The lyrics were lost decades ago. The tune lasted longer. It was a slight, charming melody, one she’d written as a child, and all she wanted was to keep it. But every time she heard new music, it ate away at the memory of her song.
She let go of everything else to hold onto it. If all she had left was her soul (not that she’d ever believed in such things while alive) then she twisted that soul into quavers and rests.
Eventually all that was heard of her was a quiet, three-note hum. It still stuck like a splinter, though. Men and women carried it home, and it helped fill the silence.
He liked to enter men once their blood was already boiling. He’d watch until an argument spiked, then he’d ride their breath inside and coil himself around their thudding hearts.
He wouldn’t stop until the target of his rage was cowering before him, whimpering like a beaten dog. Afterwards, once he’d been breathed out again, the men he possessed would break down and cry. I don’t know what came over me, they’d say.
He’d hum with adrenaline for hours afterwards. He was doing them a favour, anyway. After his visit at least they knew they were alive. They had blood and broken bones as proof. He only wished he’d been able keep his scars.
The watch hasn’t been wound in fifty years but it keeps perfect time. That’s because she lives inside it. She sliced away long, tattered pieces of herself until she’d fit – memories, mostly, gone – and she curled herself between the gears and springs.
All she wants is time to keep moving. Her life hadn’t been a happy one (she still remembers that at least) and now she’s obsessed with eternity. She swings her hands around the dial, counting each second as it falls away into the past.
It’s all that keeps her sane. If she feels her face tilted up towards someone’s gaze, she wants to whisper that one day, soon, this will all be over. Whatever she has instead of a mouth just says tick tick tick.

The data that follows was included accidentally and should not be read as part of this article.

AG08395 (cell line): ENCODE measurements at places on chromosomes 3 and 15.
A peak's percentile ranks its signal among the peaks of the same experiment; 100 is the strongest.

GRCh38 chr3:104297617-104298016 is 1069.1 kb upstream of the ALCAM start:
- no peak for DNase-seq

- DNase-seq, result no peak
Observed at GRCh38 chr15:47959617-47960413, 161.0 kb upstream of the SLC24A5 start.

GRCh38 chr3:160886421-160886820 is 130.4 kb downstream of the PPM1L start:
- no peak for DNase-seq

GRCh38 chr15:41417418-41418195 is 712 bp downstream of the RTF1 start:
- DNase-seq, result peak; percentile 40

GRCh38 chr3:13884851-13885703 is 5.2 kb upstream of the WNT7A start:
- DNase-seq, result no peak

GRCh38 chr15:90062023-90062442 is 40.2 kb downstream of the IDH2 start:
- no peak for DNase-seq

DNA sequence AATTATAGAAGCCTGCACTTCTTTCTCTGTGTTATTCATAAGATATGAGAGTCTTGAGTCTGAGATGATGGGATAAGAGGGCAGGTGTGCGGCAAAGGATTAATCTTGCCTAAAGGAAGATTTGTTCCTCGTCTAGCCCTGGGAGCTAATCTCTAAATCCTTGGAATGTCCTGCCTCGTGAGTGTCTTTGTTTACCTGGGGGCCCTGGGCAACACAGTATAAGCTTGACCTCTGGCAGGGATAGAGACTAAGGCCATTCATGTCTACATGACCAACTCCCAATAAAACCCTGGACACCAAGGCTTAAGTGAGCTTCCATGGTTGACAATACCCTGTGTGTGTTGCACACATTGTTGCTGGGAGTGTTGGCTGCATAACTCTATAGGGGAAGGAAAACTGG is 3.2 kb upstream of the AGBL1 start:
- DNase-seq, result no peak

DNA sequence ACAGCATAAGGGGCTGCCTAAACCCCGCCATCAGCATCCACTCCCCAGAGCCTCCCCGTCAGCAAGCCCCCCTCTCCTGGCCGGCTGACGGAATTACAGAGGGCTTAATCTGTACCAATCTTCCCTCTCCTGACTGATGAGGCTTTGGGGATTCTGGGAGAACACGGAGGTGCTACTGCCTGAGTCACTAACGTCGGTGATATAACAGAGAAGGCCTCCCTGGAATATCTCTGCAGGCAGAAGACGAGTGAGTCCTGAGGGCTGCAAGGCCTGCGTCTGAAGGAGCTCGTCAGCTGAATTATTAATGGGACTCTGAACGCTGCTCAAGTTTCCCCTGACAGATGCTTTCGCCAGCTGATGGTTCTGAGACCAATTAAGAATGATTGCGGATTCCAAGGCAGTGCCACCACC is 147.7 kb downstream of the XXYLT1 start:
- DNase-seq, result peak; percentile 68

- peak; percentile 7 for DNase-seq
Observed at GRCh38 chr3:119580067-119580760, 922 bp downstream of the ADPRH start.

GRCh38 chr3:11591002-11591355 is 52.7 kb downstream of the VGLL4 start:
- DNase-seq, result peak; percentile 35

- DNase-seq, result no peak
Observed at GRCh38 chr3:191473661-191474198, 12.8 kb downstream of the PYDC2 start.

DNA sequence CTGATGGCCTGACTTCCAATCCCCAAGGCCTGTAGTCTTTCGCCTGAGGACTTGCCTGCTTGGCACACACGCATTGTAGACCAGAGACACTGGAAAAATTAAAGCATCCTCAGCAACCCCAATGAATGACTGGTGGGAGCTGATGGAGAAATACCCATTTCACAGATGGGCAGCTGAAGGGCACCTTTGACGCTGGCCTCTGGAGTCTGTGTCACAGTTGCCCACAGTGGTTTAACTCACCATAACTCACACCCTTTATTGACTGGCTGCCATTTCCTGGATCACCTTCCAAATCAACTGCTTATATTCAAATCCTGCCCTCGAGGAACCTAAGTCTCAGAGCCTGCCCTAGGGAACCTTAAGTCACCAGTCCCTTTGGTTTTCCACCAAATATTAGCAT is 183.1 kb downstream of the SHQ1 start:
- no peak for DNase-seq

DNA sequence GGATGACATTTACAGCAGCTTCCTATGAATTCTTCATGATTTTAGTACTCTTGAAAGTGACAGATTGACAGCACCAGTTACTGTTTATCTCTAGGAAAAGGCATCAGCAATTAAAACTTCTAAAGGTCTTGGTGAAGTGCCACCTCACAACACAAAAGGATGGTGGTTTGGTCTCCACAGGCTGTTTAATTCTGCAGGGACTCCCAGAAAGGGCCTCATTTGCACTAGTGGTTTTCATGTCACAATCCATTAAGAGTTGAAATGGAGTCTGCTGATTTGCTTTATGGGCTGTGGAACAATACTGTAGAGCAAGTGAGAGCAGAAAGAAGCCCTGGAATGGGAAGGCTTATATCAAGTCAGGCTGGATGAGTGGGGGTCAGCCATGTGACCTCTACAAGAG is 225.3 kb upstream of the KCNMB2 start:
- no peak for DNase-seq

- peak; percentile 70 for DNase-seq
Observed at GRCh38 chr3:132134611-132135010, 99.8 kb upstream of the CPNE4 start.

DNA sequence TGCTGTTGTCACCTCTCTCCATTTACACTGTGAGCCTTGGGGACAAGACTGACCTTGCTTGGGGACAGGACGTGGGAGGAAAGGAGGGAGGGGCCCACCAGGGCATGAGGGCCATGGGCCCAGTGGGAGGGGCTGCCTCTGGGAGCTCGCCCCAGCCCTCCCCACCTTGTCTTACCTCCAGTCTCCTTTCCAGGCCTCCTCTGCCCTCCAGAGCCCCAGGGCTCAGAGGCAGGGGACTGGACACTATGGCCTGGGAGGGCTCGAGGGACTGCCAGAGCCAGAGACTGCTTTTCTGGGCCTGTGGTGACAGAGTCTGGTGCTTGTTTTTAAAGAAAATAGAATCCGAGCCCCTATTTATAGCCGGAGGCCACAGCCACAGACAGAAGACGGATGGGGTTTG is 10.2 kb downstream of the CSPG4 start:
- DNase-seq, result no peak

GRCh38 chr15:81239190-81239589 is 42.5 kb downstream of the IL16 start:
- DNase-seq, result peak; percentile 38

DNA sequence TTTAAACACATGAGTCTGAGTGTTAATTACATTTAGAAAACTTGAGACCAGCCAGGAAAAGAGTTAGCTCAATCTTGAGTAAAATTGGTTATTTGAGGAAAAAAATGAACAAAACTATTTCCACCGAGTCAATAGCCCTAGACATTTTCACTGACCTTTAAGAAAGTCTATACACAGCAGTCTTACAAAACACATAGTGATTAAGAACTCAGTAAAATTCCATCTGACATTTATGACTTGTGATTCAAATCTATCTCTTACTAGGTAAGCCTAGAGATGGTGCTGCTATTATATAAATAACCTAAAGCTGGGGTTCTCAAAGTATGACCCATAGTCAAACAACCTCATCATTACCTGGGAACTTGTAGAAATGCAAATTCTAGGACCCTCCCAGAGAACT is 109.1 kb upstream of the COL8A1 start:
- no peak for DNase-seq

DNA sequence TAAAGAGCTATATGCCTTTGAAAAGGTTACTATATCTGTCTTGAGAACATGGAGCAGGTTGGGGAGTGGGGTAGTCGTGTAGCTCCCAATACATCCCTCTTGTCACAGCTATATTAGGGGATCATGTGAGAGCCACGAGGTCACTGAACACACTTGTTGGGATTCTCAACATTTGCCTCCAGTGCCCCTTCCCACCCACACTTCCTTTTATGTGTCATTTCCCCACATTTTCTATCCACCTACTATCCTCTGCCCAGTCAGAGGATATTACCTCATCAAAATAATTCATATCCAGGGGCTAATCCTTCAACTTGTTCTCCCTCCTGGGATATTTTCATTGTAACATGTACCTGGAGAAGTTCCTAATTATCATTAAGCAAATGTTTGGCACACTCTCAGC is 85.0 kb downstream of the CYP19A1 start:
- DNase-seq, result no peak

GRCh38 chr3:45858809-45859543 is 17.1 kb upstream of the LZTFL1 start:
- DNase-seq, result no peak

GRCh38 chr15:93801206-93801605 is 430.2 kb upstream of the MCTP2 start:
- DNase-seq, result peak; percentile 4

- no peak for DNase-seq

When the house was closed to the public, the only one there was the cat. He’d make her jump, chase her from room to room. It made the nights less lonely.
During the day, though, he held his breath. He was careful not to creak floorboards or drum his fingers on a windowpane. The tourists shuffling through were desperate for him, and the more they wanted a haunting, the less he wanted to give it to them. He still had his pride.
Some arrived with expensive cameras, babbling about “infrared” or “ultraviolet”. Sometimes they claimed to know his name. His real name. It would make him so happy to hear it again, spoken by wet tongues and warm lips, but they were always wrong.
At least the cat knows.
Hospitals provide too much temptation. All those newborns, clustered together, crying and wide open? How could she resist? She picked one – a boy with a thatch of dark hair – and nestled herself inside.
That was thirteen years ago.
Thirteen years of hearing that boy’s voice mumbling to itself in the dark. It took great focus to keep him locked away at first, but his spirit must’ve since been broken. She doesn’t think about him, most days. She’s too busy living his life.
At night, however, his jealousy seethes like hot oil. He claws at whatever he sees in her dreams, and he screams the screams of one who never learned to speak. She promises herself she’ll let him go free, one day. Whatever’s left of him.
He died painlessly and surrounded by family. He doesn’t quite know what he expected after that – rushing tunnel, bright light? – but whatever it was, it never came.
His brother and sisters are dead now, too, as are their children. He died young, and later so did they; he wondered if his presence induced bad luck but couldn’t make himself stay away. Family meant everything to him.
He sat vigil beneath the earth, watching them rot away. No ghosts appeared.
The last of his family to die was his nephew’s daughter. She was sixteen, bright, again unlucky. He felt her last breath on his face, and followed her all the way to the crematorium, sitting with her in the flames until nothing was left.